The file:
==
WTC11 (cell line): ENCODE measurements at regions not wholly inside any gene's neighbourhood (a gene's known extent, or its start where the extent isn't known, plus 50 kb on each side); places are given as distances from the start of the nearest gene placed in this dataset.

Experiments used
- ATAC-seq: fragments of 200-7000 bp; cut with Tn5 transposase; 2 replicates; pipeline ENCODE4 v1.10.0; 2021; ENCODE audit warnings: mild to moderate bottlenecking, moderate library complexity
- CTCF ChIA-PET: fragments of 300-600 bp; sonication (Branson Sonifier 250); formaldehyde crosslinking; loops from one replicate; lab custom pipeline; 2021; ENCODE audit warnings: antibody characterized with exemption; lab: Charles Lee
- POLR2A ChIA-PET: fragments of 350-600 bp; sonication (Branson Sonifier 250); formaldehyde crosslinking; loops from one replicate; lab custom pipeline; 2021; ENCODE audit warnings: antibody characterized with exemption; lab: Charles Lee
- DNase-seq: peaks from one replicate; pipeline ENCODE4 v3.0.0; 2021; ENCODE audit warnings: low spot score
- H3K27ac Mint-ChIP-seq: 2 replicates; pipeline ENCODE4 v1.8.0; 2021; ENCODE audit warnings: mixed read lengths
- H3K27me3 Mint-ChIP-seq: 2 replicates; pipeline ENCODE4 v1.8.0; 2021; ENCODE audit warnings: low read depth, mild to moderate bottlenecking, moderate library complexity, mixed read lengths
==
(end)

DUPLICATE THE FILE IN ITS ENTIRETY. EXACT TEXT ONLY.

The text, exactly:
WTC11 (cell line): ENCODE measurements at regions not wholly inside any gene's neighbourhood (a gene's known extent, or its start where the extent isn't known, plus 50 kb on each side); places are given as distances from the start of the nearest gene placed in this dataset.

Experiments used
- ATAC-seq: fragments of 200-7000 bp; cut with Tn5 transposase; 2 replicates; pipeline ENCODE4 v1.10.0; 2021; ENCODE audit warnings: mild to moderate bottlenecking, moderate library complexity
- CTCF ChIA-PET: fragments of 300-600 bp; sonication (Branson Sonifier 250); formaldehyde crosslinking; loops from one replicate; lab custom pipeline; 2021; ENCODE audit warnings: antibody characterized with exemption; lab: Charles Lee
- POLR2A ChIA-PET: fragments of 350-600 bp; sonication (Branson Sonifier 250); formaldehyde crosslinking; loops from one replicate; lab custom pipeline; 2021; ENCODE audit warnings: antibody characterized with exemption; lab: Charles Lee
- DNase-seq: peaks from one replicate; pipeline ENCODE4 v3.0.0; 2021; ENCODE audit warnings: low spot score
- H3K27ac Mint-ChIP-seq: 2 replicates; pipeline ENCODE4 v1.8.0; 2021; ENCODE audit warnings: mixed read lengths
- H3K27me3 Mint-ChIP-seq: 2 replicates; pipeline ENCODE4 v1.8.0; 2021; ENCODE audit warnings: low read depth, mild to moderate bottlenecking, moderate library complexity, mixed read lengths